“If we don’t have money to fund our statutory obligations than why are we funding all these other things that are unnecessary?” Wanker demanded to know.

Nye County Commissioner Leo Blundo jumped into the strained conversation to throw his weight behind the suggestion to direct staff to review the county’s options with the DA. He also added direction to detail financial figures to determine if there was funding available for the law clerk position. The goal, he said, was to find a solution that would leave all parties involved satisfied.

“I don’t have time to fight over this, look, I have a job to do and that is to be a judge,” Wanker asserted after several more minutes of contentious back-and-forth debate. “I don’t have time to constantly fight with county staff. Every time I ask for something, it’s defer, deflect, and nothing gets done. And I can’t do it anymore. This won’t be the first court order or the only court order if I can’t get the things I need to do my job.”

Further wrangling between the commission and Wanker ensued before Wichman decided to change tack and alter her previous direction to staff.

“I’d like to withdraw my directions to staff and make a motion to direct staff to pursue an appeal with the DA’s office,” Wichman said, with Nye County Commissioner Debra Strickland seconding the motion. Strickland remarked that she was uncertain whether Wanker even had the authority to demand the funding for the position.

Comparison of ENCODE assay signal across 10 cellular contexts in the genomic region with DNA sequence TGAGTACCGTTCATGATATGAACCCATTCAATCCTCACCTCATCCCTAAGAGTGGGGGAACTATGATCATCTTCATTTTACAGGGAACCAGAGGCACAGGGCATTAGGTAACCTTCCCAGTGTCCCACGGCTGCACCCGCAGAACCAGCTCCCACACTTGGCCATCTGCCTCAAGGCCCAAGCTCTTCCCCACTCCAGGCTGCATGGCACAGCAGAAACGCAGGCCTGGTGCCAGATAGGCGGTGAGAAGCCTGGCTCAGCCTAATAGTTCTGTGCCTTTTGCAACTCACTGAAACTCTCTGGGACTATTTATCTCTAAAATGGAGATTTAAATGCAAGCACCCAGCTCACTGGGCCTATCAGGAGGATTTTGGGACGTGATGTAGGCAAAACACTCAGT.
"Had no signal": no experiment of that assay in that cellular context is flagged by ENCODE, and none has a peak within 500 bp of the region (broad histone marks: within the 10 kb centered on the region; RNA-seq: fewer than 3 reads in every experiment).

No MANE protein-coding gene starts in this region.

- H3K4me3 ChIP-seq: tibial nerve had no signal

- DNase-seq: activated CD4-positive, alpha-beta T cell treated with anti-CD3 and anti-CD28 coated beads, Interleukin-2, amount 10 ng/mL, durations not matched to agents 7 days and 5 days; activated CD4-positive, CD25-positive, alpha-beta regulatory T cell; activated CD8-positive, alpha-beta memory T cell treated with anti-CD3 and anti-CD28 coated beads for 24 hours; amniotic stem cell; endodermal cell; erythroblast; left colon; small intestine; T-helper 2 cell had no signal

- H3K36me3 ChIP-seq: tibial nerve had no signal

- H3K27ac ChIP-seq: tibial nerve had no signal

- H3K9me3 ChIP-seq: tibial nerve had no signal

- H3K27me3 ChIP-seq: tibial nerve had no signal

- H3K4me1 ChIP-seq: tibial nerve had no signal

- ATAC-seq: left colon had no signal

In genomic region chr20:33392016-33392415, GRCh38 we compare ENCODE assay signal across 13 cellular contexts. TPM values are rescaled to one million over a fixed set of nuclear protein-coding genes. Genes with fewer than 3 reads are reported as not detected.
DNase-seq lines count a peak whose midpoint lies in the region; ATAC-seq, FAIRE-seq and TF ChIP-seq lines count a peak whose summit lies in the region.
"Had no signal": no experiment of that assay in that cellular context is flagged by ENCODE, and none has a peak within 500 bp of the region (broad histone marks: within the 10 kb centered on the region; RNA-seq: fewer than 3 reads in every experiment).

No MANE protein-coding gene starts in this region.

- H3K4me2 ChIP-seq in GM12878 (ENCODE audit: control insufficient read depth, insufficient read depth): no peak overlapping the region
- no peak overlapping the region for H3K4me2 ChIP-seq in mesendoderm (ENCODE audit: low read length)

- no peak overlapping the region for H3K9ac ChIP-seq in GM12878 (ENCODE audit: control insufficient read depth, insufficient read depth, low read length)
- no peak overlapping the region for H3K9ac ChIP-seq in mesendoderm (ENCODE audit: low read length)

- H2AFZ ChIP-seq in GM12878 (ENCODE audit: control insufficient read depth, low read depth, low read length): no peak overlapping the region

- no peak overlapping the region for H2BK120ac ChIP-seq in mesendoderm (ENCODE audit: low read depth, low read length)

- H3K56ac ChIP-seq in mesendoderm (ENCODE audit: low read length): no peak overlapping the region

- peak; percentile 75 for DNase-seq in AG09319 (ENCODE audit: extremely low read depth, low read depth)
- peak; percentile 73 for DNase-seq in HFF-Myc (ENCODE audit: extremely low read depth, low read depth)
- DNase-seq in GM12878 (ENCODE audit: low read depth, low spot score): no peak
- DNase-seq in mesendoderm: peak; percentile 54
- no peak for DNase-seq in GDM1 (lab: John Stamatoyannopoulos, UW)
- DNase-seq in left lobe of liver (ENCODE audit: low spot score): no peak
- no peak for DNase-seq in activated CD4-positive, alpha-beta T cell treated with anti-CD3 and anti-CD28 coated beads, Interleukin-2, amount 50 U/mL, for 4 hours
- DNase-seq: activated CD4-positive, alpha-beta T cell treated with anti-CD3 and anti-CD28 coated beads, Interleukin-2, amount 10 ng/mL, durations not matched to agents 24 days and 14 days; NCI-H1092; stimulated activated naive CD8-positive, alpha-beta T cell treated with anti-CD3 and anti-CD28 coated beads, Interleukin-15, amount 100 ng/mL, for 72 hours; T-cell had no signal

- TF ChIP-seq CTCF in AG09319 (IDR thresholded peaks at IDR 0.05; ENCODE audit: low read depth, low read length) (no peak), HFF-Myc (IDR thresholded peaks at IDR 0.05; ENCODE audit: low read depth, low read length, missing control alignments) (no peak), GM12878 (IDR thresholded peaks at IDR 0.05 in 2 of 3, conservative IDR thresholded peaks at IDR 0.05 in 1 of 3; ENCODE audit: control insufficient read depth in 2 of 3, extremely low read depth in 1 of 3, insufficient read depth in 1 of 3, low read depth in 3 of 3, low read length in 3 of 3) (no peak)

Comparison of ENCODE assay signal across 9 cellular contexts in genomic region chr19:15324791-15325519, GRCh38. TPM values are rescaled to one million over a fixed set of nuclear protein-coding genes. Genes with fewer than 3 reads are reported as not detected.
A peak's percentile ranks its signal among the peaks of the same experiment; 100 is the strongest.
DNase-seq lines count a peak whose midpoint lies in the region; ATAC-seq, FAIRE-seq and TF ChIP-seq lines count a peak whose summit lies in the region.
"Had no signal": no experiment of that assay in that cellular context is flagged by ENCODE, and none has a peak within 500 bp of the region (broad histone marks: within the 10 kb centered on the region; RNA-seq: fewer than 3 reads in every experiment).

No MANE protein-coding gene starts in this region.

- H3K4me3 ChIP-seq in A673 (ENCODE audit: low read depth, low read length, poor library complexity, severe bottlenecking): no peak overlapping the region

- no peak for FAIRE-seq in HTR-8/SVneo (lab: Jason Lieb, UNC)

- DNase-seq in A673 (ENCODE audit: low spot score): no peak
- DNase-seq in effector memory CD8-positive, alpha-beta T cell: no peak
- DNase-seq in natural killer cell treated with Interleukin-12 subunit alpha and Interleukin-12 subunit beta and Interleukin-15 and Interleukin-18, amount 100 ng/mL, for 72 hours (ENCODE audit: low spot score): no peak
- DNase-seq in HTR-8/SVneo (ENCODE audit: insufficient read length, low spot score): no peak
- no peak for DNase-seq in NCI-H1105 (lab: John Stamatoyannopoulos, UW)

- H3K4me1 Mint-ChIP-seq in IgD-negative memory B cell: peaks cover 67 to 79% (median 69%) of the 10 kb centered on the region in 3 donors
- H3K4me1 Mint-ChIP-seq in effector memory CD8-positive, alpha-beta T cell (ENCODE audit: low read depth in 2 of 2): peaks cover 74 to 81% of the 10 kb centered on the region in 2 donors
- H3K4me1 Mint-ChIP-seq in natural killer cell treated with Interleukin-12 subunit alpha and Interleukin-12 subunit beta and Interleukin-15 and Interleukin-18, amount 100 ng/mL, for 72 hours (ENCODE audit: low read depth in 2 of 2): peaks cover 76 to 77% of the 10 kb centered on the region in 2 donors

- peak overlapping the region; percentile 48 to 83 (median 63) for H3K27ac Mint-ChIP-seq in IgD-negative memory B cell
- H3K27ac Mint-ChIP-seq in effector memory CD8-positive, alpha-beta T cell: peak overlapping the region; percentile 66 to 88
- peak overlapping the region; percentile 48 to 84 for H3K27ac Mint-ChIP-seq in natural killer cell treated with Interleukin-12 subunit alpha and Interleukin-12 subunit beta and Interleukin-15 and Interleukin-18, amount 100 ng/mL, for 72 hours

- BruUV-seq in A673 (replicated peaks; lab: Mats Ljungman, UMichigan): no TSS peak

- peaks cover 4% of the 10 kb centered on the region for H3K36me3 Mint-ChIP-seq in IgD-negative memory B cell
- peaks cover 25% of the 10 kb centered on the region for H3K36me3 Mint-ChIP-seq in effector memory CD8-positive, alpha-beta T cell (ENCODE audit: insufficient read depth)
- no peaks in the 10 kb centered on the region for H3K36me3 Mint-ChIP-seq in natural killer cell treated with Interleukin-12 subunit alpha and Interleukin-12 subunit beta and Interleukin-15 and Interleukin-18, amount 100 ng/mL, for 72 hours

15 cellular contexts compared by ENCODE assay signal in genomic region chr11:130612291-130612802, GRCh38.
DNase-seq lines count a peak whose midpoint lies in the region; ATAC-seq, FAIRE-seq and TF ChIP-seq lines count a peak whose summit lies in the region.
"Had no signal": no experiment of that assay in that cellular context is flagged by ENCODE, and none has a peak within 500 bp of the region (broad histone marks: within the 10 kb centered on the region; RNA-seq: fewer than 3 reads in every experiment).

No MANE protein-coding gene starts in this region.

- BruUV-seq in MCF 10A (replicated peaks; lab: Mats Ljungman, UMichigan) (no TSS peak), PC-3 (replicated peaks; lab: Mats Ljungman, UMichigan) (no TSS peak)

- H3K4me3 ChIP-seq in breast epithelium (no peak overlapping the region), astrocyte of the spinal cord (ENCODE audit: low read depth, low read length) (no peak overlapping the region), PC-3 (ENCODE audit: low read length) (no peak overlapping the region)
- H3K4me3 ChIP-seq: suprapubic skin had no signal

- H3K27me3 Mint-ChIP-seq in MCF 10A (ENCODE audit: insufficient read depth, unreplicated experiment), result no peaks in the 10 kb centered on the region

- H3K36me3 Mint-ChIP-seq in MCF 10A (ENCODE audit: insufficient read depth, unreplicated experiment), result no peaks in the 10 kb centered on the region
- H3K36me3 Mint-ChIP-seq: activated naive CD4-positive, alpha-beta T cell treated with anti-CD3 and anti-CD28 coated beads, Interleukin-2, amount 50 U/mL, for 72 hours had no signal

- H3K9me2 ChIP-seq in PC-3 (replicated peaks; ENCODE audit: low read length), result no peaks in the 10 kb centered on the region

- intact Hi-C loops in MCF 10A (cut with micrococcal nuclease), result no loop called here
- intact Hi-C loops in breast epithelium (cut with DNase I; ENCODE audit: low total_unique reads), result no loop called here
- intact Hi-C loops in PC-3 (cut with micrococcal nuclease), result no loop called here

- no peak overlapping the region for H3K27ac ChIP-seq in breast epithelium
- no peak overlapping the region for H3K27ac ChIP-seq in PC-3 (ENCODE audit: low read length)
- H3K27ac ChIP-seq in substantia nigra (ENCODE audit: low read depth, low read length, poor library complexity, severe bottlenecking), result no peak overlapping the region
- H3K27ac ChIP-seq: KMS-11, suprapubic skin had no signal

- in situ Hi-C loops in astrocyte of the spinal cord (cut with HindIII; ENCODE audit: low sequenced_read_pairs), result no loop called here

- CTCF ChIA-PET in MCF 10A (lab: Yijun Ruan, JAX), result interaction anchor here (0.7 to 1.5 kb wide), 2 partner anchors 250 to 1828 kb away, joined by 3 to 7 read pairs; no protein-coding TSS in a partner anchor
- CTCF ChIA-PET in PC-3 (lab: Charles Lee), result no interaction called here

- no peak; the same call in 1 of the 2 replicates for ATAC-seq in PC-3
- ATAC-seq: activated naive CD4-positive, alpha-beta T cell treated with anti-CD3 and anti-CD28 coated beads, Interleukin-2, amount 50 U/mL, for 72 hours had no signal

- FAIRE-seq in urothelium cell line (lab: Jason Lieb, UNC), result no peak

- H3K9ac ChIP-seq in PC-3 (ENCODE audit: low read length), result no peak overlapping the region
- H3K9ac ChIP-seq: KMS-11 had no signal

Wanker, with evident frustration, responded with a warning that the county would have “a real rough row to hoe” in trying to deny her order when it has provided funding to a variety of other items and projects that were not necessary.

Blundo said he was no longer supportive of the course the item had taken, stating that he wanted to pursue a solution that was amenable to all, not push for an appeal.

“There has been a lack of respect for the judge, I don’t like the way you people are talking to the judge, I think it’s out of line,” Blundo interjected. “I just have a hard time with this item. I thought what I said was reasonable… we were going to look at all our options and then this just completely took and steered it into a direction I do not agree with.”

As the item drew to a close, Wichman took a moment to clarify that the matter was not a personal one, stating that in fact, she has a high level of respect for Wanker and they are even friends. However, that did not change her stance, with Wichman detailing, “This has nothing to do with Kim Wanker as a person… this does have everything to do with being given a court order. That I don’t care for and that is what I wanted to pursue.”

Strickland added, “That’s ditto for me. I don’t believe this is proper procedure.”

The motion to push back against the order by directing staff to pursue an appeal passed 3-2 with commissioners John Koenig, Wichman and Strickland in favor and commissioners Blundo and Cox against.

Contact reporter Robin Hebrock at rhebrock@pvtimes.com